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Platform Challenge 8: Enabling High-Performing Teams to Stretch Safely Beyond Platform Defaults

Platforms usually provide an interface (a contract) between the user and the service it is providing. It usually abstracts away lower-level details of how those services are configured and deployed, often opting for safe and sane defaults.

For example, the Platform team may choose to provide an Environment-as-a-Service abstraction in the platform. A user can request a new "Env" and get a set of services by default, like Nginx, PostgreSQL and Redis. The user may be able to configure a few aspects of the underlying services, like the DB storage size, but some other aspects may be hidden, like number of replicas or backup strategies.

For most of the consumers of the platform, those set of defaults may be just right. It allows for the teams to quickly get access to an environment and focus on the value they add to the business (i.e., the software they are building) rather than spending time configuring supporting software.

However, that set of defaults is unlikely to be a "one-size fits all". Different teams may have different requirements. Also, different teams will have different levels of expertise on the underlying services, and some teams may know more about a particular service than any other team member, including those on the Platform team.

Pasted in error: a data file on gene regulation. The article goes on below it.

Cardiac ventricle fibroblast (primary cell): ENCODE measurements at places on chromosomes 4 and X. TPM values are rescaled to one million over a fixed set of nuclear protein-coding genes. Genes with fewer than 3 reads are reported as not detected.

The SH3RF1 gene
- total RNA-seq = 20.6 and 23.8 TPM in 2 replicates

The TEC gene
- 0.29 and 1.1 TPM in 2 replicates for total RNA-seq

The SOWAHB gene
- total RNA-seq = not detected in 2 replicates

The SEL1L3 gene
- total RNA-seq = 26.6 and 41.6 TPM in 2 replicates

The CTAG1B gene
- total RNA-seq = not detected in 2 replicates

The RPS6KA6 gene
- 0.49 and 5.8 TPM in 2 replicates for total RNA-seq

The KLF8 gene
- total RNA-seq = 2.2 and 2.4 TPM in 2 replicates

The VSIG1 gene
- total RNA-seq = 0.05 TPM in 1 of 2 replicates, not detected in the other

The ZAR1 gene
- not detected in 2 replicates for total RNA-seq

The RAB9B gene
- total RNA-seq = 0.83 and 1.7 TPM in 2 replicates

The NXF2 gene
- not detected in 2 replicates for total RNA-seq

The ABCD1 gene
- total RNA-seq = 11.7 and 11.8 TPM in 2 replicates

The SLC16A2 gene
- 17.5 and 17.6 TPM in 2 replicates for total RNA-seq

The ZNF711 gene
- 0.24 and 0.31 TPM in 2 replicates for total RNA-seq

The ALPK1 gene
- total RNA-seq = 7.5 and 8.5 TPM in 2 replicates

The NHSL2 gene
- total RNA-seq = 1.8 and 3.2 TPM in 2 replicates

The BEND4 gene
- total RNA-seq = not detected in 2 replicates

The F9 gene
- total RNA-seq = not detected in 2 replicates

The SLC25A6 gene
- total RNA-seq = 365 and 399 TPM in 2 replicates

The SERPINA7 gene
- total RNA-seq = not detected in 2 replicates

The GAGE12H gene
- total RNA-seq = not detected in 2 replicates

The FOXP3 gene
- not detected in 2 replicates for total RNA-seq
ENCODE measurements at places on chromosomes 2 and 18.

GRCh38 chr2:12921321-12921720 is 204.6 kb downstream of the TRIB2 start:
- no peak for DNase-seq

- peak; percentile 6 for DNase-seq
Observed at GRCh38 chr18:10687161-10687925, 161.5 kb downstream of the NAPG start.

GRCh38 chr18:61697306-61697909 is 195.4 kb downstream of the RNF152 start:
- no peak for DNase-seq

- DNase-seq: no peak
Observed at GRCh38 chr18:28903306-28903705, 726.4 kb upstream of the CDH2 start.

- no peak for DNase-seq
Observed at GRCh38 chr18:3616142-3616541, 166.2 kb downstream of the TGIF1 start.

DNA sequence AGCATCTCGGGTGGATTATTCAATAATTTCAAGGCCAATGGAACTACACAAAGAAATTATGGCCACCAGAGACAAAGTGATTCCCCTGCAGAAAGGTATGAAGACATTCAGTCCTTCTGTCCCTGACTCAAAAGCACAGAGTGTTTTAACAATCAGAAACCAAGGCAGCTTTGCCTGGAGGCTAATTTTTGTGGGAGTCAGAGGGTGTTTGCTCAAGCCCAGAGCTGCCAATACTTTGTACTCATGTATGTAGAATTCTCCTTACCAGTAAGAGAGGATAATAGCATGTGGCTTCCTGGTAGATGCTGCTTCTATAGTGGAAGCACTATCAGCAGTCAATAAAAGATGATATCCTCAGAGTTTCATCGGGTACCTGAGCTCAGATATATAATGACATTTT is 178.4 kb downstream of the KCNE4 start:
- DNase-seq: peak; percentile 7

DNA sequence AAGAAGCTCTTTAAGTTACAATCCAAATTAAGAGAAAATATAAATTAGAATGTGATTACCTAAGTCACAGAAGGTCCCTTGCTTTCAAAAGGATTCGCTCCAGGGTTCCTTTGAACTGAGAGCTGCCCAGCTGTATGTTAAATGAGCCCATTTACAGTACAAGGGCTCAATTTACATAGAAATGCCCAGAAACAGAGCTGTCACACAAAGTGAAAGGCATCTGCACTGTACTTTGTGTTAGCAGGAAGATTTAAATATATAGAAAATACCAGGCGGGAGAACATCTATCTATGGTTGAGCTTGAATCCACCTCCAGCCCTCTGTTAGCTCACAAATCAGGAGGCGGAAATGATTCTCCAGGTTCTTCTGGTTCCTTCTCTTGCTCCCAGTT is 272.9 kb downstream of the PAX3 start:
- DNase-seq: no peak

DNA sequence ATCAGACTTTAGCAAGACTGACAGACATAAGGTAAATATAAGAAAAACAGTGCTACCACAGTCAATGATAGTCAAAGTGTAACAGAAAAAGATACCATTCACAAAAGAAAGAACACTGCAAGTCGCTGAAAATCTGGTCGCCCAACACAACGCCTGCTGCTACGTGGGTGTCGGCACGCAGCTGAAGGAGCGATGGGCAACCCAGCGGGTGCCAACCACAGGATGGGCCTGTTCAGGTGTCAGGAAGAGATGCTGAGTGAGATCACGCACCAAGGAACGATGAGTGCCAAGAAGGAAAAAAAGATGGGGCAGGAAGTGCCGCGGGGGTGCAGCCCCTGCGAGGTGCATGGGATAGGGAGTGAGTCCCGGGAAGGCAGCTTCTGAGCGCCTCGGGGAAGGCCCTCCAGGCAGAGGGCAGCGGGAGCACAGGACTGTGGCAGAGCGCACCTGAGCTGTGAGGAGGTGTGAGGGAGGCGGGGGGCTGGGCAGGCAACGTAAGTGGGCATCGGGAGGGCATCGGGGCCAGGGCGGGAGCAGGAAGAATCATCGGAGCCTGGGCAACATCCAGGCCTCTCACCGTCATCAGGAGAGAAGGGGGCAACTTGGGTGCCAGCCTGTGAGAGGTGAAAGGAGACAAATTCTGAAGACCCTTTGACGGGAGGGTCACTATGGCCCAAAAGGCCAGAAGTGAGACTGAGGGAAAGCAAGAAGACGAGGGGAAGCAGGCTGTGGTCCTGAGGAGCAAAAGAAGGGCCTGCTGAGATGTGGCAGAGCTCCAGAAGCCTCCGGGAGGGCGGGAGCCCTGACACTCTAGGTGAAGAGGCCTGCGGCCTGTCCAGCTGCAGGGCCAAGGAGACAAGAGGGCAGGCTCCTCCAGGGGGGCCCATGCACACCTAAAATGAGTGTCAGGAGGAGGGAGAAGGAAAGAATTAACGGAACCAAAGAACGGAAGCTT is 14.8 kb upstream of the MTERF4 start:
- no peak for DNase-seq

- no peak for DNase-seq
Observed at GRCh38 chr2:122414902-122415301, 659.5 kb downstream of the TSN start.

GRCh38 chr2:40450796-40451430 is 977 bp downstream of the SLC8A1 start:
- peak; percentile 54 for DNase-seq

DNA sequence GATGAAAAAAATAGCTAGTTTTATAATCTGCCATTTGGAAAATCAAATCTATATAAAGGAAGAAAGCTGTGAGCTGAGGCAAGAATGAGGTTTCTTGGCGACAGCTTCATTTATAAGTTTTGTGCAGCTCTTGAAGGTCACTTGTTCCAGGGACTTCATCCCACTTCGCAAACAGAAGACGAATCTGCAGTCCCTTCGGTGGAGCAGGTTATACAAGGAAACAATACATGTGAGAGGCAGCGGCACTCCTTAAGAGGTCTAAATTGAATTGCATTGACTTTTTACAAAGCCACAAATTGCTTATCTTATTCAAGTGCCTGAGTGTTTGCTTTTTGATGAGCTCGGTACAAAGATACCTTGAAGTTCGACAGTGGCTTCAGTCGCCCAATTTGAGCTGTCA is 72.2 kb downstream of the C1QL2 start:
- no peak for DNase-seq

A potential solution for this impasse is to add more and more customisation options at the higher-level abstraction, exposing the lower-level configuration options that some teams may require. While this works, it comes with the cost of increasing the complexity of the abstraction, potentially making it harder for the users that don't care much about the details.

Arguably, a better solution is to keep the high-level abstraction simple, while also providing abstractions for the lower-level services directly. In the Environment-as-a-Service example, the platform could also expose Nginx, PostgreSQL and Redis as-a-Service directly, and each singular service could have a broader set of configuration options. Specialist teams can use the lower-level components to build their own environments, and other consumers can continue to use a simpler API to request pre-configured environments.

Kratix enables Platform teams to build these high-level abstractions through Composite Promises. A Composite Promise is a Promise that contains, in its definition, other Promises. The high-level Promise delivers the high-level abstraction, but does that through the use of the sub-Promises. The sub-Promises themselves are made available as-a-Service in the platform, and they contain a wider array of configuration options for the user, if they wish to request that service directly.

Enabling teams to safely choose the level of abstraction best suitable to their needs is a fundamental part of delivering a successful platform. It stops users from reaching out to either simpler or more configurable options somewhere else, which in turn help Platform teams to build even better platforms.

This blog is the eighth in our series, The 12 Platform Challenges of Christmas. Check back daily until January 5th, 2023 for new posts!

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